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As a mental heath clinician, I was fascinated by the podcast on NPR One last spring entitled "The Shrink Next Door" (produced by Wondery and Bloomberg) for several reasons. For one, it is an alarming story of betrayal and of a degraded mental judgment on the part of the patient that occurred in this day and age, this century, which is probably the main reason for most of the shock. However, I have to say that most shocking of all was the tepid response to Marty Markowitz' initial conclusive complaint and the many steps that he had to take to receive an appropriate interest into his remarkable story of psychological mistreatment and betrayal. His damning complaint took four whole years to review, and it was not even completed at the time of the story's broadcast. What's more, it appears that once the responding agency got wind of the media attention following the story's publication, their handling of the issue changed for the better — which is even more discerning and telling of American culture and its feckless systems.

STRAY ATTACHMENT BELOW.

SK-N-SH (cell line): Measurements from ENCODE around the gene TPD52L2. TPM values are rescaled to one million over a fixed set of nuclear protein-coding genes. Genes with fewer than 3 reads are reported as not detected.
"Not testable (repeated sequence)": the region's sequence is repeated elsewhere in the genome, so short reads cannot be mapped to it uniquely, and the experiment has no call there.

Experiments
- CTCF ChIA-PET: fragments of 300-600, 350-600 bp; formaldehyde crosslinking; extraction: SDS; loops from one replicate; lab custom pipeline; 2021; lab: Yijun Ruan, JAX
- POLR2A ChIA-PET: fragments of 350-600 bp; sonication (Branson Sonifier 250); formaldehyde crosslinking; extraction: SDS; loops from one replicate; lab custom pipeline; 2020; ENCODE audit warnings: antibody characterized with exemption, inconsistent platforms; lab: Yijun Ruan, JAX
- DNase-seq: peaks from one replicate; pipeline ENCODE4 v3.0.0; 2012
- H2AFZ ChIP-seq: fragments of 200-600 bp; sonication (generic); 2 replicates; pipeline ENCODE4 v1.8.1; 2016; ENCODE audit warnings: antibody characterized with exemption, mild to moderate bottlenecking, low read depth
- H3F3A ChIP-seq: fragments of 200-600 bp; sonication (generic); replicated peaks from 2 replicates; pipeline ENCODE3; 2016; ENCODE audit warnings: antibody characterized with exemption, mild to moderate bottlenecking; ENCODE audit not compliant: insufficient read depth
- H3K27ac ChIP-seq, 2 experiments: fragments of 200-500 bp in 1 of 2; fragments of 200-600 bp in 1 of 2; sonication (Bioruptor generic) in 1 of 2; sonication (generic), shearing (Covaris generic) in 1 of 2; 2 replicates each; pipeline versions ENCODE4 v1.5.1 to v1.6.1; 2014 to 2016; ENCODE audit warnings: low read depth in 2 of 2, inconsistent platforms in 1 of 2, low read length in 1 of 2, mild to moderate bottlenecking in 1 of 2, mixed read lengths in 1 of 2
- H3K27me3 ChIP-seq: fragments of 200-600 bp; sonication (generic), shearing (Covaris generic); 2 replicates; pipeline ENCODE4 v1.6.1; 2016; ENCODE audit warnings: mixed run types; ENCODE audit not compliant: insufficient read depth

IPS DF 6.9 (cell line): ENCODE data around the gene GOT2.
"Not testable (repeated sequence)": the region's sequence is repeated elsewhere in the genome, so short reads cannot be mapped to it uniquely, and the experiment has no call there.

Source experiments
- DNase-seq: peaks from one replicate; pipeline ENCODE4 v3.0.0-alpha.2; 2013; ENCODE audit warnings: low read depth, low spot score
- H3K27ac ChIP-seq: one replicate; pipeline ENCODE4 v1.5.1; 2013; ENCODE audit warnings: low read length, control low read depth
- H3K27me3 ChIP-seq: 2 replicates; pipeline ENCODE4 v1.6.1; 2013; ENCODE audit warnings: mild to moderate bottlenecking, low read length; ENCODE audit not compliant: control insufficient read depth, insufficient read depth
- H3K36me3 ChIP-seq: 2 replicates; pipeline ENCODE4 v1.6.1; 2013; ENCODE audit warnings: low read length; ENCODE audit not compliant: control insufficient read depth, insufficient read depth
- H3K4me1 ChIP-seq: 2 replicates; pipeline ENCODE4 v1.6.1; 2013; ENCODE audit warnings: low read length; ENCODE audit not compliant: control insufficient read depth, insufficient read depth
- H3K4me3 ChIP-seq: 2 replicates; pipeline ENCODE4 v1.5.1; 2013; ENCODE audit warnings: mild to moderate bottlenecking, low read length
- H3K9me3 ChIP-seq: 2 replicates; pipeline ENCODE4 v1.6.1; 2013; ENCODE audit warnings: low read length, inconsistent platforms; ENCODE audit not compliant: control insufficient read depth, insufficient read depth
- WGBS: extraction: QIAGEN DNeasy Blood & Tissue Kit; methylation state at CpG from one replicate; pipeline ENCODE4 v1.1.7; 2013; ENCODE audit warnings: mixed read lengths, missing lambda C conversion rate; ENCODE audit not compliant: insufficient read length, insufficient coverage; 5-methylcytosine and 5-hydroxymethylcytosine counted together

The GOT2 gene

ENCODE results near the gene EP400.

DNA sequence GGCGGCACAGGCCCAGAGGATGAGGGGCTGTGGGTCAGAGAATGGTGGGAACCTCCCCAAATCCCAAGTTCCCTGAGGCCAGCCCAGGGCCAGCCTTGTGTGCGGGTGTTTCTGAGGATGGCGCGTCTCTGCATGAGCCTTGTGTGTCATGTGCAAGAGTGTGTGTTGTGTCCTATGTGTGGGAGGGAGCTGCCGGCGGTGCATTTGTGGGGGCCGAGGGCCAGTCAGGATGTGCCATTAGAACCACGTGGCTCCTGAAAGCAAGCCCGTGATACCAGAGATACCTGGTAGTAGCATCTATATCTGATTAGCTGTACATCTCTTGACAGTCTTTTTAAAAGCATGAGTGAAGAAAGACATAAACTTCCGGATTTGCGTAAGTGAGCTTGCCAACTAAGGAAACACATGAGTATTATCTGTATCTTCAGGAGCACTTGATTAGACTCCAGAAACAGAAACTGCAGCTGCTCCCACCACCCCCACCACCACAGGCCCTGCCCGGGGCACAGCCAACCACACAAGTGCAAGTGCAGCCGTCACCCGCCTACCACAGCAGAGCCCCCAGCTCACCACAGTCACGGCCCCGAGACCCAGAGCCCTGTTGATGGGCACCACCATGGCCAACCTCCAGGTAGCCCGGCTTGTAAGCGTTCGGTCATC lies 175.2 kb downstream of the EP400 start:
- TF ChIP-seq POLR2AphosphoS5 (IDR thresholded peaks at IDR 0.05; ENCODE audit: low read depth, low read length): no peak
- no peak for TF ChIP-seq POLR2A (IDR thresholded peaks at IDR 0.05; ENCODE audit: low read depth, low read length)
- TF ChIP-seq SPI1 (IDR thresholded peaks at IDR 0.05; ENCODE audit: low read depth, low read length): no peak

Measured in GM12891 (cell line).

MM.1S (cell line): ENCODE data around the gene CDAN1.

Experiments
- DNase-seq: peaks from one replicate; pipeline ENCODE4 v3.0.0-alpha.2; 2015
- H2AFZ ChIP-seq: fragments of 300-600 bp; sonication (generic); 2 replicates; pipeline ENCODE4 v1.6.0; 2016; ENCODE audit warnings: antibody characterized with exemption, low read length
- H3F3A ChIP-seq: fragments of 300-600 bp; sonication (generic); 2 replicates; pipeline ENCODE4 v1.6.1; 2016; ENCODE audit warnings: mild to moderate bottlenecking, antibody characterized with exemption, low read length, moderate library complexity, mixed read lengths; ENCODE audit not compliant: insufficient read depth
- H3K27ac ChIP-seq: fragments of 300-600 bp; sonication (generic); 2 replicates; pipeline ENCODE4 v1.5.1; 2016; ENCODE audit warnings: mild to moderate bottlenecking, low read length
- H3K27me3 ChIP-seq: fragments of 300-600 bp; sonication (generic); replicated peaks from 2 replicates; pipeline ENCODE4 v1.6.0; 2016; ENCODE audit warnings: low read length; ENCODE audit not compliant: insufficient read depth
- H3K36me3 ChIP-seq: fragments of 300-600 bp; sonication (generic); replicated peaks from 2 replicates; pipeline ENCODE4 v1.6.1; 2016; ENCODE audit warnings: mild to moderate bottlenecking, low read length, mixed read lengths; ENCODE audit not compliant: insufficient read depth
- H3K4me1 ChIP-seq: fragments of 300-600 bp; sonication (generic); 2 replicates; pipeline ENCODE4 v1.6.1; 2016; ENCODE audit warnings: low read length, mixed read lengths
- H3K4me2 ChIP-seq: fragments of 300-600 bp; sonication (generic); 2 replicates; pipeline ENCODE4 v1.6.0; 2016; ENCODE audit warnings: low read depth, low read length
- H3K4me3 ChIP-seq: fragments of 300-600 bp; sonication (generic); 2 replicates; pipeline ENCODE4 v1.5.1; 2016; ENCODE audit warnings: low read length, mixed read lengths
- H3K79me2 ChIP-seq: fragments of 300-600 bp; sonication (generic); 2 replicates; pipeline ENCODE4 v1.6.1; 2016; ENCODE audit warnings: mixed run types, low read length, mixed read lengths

Let's take a page or two from Serena Williams' playbook, shall we? As the only female c-suite executive in a male-dominated industry, I am often asked by other women, in rather hushed tones, "How do I deal with the double standard?!" Invariably the phrase "I feel damned if I do, damned if I don't…" had a starring role in their inquiries.

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